It's a question we used to hear from our clients frequently: My partner and I are going to get married and we aren't sure which fingers we should put our rings on. What do you recommend?
Most succinctly put, we recommended then as we do now: do what feels right to you.
In the early aughts and prior to the legalization of same-sex marriage, we saw examples of lesbian and gay couples using a wide variety of options for their engagement and wedding rings. Some chose to use the ring finger (next to the pinky) on the right hand for the engagement and/or wedding ring because of it's resonance with, but difference from, the traditional heterosexual symbolism. Others, however, embraced the traditional practice of using the ring finger of the left hand. Some preferred to use other fingers or symbols, like the same (non-ring) finger, while others matched rings but selected different fingers altogether.
One thing's for sure, our community is nothing if not diverse in its expression!
Because LGBT (lesbian, gay, bisexual and transgendered) couples have had no road map for our ceremonies in the past, we have been able to choose the symbols most meaningful to our relationships. As such, we have always given couples this advice: it really depends on what you want to do. It's your day, it's your ceremony, and it's your life-long commitment.
What's been amazing is to see how this question has become less prevalent amongst our clients, and this says everything about how attitudes and norms about same-sex relationships have changed in the past decade.
As legal marriage for same-sex couples has spread beyond the count of one hand (we're currently at six-- MA, CT, NH, NY, IA, VT -- plus the District of Columbia), couples have spent less time pondering how they want to wear their rings. It's a given. The majority of our couples are buying engagement rings and/or wedding bands and they are wearing them on their ring fingers of their left hands.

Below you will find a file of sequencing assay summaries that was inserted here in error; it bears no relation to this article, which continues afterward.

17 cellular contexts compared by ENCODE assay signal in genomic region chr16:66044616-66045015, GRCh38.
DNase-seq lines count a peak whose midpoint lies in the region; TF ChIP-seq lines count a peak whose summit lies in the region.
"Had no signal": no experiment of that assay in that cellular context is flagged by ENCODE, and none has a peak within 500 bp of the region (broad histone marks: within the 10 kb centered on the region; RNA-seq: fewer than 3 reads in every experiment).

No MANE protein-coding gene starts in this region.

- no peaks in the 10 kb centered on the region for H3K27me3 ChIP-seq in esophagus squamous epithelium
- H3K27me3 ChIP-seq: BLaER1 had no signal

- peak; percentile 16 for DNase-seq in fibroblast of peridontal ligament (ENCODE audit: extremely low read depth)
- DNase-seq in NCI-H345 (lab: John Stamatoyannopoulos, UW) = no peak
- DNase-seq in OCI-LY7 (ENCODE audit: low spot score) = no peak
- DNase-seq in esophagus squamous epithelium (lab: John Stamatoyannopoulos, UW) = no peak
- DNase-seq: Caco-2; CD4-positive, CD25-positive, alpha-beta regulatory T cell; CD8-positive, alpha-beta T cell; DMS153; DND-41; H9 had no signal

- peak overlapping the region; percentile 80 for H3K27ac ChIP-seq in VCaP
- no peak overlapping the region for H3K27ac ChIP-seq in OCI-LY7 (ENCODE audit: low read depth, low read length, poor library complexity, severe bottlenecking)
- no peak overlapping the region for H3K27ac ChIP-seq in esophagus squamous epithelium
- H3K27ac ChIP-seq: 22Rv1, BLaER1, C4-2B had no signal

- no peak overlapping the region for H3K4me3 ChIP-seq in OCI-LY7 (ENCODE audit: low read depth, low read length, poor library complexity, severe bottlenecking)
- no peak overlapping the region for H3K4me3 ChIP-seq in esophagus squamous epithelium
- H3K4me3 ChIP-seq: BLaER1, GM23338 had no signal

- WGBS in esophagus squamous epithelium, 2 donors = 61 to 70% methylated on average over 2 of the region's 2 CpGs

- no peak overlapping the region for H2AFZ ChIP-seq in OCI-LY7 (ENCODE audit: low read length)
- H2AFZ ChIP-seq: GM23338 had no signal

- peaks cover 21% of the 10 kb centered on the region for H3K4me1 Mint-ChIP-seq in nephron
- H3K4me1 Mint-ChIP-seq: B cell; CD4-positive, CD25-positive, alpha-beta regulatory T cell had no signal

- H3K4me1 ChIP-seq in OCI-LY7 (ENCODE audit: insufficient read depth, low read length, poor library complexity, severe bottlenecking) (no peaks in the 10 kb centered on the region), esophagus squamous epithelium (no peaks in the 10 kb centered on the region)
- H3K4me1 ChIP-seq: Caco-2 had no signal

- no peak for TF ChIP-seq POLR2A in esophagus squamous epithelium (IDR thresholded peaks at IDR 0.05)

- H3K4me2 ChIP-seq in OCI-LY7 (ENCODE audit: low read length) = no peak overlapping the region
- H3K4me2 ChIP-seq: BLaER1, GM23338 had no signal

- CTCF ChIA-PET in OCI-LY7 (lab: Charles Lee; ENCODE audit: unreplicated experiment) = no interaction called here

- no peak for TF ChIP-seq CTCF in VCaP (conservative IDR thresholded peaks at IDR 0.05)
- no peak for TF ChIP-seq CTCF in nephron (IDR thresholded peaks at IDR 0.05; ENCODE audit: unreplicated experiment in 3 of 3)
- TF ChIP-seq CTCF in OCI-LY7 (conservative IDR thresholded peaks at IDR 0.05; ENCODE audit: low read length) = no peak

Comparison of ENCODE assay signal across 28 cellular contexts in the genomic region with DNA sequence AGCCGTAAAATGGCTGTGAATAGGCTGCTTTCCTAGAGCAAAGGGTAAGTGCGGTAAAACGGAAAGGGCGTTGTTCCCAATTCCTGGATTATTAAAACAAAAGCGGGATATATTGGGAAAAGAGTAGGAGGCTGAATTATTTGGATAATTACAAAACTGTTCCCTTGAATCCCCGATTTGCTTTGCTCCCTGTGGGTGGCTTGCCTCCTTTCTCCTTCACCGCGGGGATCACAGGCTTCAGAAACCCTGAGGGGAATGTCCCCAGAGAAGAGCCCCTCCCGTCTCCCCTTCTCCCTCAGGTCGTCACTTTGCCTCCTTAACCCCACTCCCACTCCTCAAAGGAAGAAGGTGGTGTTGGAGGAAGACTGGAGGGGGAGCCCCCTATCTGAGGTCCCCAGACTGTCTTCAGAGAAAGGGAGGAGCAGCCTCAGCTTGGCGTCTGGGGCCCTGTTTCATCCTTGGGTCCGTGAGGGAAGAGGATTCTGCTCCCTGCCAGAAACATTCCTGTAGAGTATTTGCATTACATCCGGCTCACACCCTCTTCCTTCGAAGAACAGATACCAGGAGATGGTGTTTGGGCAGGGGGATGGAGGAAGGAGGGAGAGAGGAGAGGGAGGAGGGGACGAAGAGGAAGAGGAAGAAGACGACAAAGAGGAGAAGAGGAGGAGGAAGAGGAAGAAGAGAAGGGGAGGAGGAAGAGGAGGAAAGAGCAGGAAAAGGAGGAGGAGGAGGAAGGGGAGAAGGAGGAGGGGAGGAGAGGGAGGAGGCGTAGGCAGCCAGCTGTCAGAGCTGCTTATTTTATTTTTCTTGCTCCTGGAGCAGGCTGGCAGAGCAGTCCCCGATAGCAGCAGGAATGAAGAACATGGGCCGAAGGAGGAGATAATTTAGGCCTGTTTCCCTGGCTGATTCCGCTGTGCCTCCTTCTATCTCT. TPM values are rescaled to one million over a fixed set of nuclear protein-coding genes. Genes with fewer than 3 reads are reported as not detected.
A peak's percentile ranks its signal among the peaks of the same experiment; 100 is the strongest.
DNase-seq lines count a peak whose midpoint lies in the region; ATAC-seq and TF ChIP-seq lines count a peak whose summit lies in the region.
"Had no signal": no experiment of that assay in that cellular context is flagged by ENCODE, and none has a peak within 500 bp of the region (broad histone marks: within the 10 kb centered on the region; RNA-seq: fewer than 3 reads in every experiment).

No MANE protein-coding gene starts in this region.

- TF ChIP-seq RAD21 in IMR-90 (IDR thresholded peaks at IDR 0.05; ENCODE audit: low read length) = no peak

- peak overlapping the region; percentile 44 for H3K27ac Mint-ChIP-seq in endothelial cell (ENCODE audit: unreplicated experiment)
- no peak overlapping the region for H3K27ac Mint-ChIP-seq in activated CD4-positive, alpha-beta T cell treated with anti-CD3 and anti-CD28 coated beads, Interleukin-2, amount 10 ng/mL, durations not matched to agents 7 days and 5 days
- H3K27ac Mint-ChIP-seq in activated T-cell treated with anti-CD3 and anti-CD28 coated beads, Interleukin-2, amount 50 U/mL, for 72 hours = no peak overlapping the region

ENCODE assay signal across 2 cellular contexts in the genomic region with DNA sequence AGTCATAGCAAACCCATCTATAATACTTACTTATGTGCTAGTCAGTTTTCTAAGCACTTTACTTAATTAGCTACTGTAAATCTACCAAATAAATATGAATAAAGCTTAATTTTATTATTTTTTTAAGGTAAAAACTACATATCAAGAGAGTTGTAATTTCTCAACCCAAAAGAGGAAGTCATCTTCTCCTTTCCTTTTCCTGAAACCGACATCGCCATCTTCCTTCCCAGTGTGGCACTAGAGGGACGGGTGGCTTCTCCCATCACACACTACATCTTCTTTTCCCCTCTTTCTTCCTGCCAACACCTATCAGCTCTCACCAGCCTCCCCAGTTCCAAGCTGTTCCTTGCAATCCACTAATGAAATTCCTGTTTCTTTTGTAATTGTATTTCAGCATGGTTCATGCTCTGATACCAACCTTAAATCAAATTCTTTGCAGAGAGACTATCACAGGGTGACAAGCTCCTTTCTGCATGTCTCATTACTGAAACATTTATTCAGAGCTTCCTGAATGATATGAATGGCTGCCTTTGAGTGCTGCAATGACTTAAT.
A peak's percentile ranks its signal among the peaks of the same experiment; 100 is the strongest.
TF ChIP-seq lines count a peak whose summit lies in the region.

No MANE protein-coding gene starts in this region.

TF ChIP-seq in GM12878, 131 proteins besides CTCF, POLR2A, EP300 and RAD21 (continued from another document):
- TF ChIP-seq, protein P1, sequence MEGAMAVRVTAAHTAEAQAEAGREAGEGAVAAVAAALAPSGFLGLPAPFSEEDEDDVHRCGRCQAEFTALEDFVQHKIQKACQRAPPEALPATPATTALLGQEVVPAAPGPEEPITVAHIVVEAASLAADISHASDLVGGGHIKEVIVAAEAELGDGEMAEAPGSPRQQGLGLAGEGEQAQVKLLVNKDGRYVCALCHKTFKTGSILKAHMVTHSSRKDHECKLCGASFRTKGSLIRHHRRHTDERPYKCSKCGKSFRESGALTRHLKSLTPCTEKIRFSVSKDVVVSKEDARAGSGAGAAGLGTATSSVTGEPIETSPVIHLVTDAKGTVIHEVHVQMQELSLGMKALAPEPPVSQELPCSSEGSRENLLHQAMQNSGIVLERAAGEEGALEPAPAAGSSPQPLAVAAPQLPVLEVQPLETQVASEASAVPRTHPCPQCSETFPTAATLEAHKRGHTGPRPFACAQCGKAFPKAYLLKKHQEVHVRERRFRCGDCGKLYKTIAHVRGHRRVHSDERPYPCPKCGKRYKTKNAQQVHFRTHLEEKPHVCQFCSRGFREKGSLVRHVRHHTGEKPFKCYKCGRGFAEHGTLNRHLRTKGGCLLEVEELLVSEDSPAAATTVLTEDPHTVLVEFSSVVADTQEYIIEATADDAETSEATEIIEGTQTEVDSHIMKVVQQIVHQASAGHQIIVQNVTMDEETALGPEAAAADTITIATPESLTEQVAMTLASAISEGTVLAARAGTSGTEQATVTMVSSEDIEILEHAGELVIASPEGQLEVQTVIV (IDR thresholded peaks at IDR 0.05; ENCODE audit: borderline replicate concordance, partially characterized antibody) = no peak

Sure, there are still couples who choose a more private expression as they wear symbols of their love and commitment. Some members of the military may not feel ready to be as open as the repeal of Don't Ask, Don't Tell allows them to be; some teachers in some schools may avoid revealing any personal details to avoid being fired or harassed; some individuals may not be out to their families yet; some individuals who are active in conservative religious communities may prefer to avoid drawing any attention to their personal relationships and orientation.
And, of course, there are those in our community who support same-sex marriage for those who want it, but feel strongly that our same-sex relationships are different than, and outside of, the institution of heterosexual marriage and they want to keep it that way.
Nonetheless, as our society has become more open and accepting of lesbian and gay relationships, the symbols of our love have come to reflect the mainstream norms more often and more openly (even though you can still count on us to add our own twist on tradition).
To wit, I can't tell you the number of lesbians I've met who sport big ol' diamond rings and gay men who wear matching wedding bands.
So, bottom line, when it comes to symbolizing your love and commitment with a ring -- regardless of your reason -- pick a finger and don't be afraid to get some bling for that ring!
Follow Kathryn Hamm on Twitter: www.twitter.com/gayweddingscom